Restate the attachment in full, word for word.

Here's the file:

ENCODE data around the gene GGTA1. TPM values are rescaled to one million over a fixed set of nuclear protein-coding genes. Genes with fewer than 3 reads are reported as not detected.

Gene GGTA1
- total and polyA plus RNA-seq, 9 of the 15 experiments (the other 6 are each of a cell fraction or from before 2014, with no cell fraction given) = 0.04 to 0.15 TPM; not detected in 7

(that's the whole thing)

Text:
ENCODE data around the gene GGTA1. TPM values are rescaled to one million over a fixed set of nuclear protein-coding genes. Genes with fewer than 3 reads are reported as not detected.

Gene GGTA1
- total and polyA plus RNA-seq, 9 of the 15 experiments (the other 6 are each of a cell fraction or from before 2014, with no cell fraction given) = 0.04 to 0.15 TPM; not detected in 7